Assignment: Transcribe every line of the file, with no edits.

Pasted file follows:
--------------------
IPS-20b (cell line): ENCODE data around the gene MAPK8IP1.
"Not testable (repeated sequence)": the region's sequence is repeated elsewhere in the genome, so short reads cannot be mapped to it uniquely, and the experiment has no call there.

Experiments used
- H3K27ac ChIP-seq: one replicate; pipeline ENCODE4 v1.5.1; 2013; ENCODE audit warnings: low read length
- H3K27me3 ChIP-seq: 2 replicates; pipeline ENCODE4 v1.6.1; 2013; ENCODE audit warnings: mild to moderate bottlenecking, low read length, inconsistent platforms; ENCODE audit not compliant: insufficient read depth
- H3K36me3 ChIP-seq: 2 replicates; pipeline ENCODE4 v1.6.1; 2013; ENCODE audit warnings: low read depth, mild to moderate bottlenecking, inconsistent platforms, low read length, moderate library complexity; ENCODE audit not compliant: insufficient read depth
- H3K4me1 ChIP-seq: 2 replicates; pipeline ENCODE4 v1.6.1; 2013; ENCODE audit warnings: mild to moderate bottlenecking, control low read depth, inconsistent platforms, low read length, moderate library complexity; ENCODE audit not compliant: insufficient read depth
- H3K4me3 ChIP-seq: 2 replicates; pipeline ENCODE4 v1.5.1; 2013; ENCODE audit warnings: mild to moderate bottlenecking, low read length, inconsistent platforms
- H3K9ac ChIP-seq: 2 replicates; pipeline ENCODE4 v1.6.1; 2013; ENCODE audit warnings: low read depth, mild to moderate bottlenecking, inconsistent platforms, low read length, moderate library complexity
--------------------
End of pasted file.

IPS-20b (cell line): ENCODE data around the gene MAPK8IP1.
"Not testable (repeated sequence)": the region's sequence is repeated elsewhere in the genome, so short reads cannot be mapped to it uniquely, and the experiment has no call there.

Experiments used
- H3K27ac ChIP-seq: one replicate; pipeline ENCODE4 v1.5.1; 2013; ENCODE audit warnings: low read length
- H3K27me3 ChIP-seq: 2 replicates; pipeline ENCODE4 v1.6.1; 2013; ENCODE audit warnings: mild to moderate bottlenecking, low read length, inconsistent platforms; ENCODE audit not compliant: insufficient read depth
- H3K36me3 ChIP-seq: 2 replicates; pipeline ENCODE4 v1.6.1; 2013; ENCODE audit warnings: low read depth, mild to moderate bottlenecking, inconsistent platforms, low read length, moderate library complexity; ENCODE audit not compliant: insufficient read depth
- H3K4me1 ChIP-seq: 2 replicates; pipeline ENCODE4 v1.6.1; 2013; ENCODE audit warnings: mild to moderate bottlenecking, control low read depth, inconsistent platforms, low read length, moderate library complexity; ENCODE audit not compliant: insufficient read depth
- H3K4me3 ChIP-seq: 2 replicates; pipeline ENCODE4 v1.5.1; 2013; ENCODE audit warnings: mild to moderate bottlenecking, low read length, inconsistent platforms
- H3K9ac ChIP-seq: 2 replicates; pipeline ENCODE4 v1.6.1; 2013; ENCODE audit warnings: low read depth, mild to moderate bottlenecking, inconsistent platforms, low read length, moderate library complexity